Review Santa Fe, part one: Reviewers

Me at Review Santa Fe, photograph © David Bram

Wooh boy, am I tired. Today I think I've finally come down a bit off my high. I know some of you (maybe) are awaiting an update from me on my Santa Fe experience--I still feel like I'm processing everything, but as I mentioned before I had an amazing time. I've decided the best way to approach writing about the review is to split my posts up into bite-sized categories. I may not keep up the format, but let's have a go with this first entry. I'll start with the reviewers, who gave so much of their time and energy in order to make this event as productive and fulfilling as it was.

Without further ado I'd like to thank (in the order in which I met them): Kate Bussard, Debra Klomp Ching, Kevin Miller, Susan Spiritus, Erin O'Toole, Laura Valenti, Paula Gillen, Joanna Hurley, Charlotte Cotton, Darren Ching and Maarten Schilt for looking at my work and offering their critiques.

One excellent thing about the review is how we as photographers were able to go about choosing who we wanted to meet with. It wasn't on a first-come, first-served basis but rather you had to rank your preferences from #1 all the way down to #43. According to their system you then would get 9 out of your top 15--I was lucky enough to get my first four choices, and then a pretty even ratio of people below that (I heard of one person who got all nine of his top choices, not bad at all). In addition, each reviewer had a bio you could look at, in some cases tailored toward the review itself. For example, some people noted they weren't interested in heavily photoshopped images, or would like to see social documentary. In this way the reviewees could narrow the field, shifting the list around until the order was just right.

I believe this is one of the main reasons I felt my reviews went so well--I was very careful to read all of the bios, as well as doing further research on my own, and I think as a result most of the people I met with seemed generally open to my work, and in a few cases downright enthusiastic. Did I have anyone offer me a solo show or to publish my next book? No, but for me that wasn't the purpose of being there. I think if you attend a review you have to have realistic expectations--as we were told at the orientation, it's like a first date, and people rarely elope the day they meet. It was enough for me to feel that even if a reviewer didn't straight-out love my work, they at least felt it was a strong body as a whole, and each of them was able to offer constructive criticism on how to improve the series, as well as conceptual advice on my project as well. I feel like I've come away with some really great tips on how to make my work stronger.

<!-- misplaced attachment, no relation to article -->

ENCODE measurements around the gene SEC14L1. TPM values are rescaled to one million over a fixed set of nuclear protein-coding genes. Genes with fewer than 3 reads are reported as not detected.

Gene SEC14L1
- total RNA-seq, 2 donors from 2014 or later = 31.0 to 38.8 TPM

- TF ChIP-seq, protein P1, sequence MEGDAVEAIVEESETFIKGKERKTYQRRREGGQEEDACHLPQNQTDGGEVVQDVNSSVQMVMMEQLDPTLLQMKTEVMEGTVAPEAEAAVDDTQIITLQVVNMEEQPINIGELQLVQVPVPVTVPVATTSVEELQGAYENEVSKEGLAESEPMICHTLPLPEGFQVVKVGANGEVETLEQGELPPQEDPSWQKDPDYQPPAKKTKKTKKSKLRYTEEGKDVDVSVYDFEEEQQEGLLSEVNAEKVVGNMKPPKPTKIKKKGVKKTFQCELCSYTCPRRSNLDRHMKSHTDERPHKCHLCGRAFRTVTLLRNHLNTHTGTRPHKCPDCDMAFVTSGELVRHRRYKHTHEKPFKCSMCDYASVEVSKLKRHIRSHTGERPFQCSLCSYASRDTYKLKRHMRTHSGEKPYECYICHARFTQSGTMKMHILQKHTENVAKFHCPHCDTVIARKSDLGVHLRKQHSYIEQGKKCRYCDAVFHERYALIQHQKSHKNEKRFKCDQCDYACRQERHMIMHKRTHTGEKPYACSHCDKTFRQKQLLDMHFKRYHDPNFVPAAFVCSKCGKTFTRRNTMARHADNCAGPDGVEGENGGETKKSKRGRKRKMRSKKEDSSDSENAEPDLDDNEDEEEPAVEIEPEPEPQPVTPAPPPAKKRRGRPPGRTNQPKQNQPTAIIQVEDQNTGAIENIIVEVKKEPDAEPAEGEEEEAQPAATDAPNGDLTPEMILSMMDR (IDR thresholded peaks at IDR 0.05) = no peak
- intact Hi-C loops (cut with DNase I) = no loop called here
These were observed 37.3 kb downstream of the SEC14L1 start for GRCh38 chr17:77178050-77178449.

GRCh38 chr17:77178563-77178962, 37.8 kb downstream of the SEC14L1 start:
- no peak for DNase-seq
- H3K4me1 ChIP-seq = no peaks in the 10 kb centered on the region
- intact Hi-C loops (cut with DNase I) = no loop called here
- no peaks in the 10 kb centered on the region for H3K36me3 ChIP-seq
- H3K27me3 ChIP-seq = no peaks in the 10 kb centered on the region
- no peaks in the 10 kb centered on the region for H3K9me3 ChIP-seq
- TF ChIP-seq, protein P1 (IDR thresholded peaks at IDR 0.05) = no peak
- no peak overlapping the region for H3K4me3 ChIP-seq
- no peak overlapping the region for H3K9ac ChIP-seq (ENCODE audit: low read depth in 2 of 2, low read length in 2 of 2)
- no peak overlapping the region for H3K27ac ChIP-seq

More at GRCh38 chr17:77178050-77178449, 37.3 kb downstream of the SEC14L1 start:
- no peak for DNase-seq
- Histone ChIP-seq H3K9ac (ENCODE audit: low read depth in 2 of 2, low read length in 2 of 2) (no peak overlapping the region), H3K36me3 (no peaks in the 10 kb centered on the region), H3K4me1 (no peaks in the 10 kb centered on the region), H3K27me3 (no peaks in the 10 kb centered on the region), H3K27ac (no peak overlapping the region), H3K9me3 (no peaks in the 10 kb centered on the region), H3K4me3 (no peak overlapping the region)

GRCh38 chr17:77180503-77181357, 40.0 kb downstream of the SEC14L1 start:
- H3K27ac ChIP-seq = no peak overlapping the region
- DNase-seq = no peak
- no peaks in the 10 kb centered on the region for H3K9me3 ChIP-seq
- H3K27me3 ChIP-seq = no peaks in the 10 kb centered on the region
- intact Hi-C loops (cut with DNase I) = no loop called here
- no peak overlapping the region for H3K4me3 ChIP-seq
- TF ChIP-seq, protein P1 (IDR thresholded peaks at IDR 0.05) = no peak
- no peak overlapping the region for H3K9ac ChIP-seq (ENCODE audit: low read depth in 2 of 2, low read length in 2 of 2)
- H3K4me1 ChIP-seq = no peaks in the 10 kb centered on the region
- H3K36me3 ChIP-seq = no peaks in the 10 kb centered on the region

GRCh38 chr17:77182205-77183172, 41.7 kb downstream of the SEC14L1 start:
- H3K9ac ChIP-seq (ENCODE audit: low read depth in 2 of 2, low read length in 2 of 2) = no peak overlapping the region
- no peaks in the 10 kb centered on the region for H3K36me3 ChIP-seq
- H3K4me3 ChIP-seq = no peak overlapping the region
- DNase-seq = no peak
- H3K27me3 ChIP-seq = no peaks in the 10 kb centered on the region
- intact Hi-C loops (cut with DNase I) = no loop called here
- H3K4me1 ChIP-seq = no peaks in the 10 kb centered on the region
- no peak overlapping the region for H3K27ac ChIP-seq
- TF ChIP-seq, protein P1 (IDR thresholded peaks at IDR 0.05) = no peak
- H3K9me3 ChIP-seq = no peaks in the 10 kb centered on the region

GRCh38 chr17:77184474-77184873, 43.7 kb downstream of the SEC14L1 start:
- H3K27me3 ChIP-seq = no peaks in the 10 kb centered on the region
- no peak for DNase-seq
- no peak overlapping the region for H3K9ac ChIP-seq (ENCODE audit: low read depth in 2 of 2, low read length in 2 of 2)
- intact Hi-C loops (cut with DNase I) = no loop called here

I'm also genuinely grateful for the passion each of the reviewers seemed to put into our meetings, and I'm not just saying this--trust me, if I'd had a not so good review you'd hear about it (as you did with my PowerHouse experience). This review versus PowerHouse was like night and day, and I'm sure that was largely due to having a good amount of control over who I got to see. Perhaps I'm lucky I didn't get raked over the coals, but this seemed rare--I only heard third-hand of two reviews that were downright brutal, and the rest of the photographers seemed to feel that at the very least their reviewers were respectful, even if some of their comments missed the mark. Granted, I did a count when I got home and I had met just about exactly half of the photographers who attended, and spent the majority of my time with a handful of those people. So this isn't a scientific sample, and I'd be interested to know what the people who I didn't have a chance to meet in Santa Fe thought of their experience.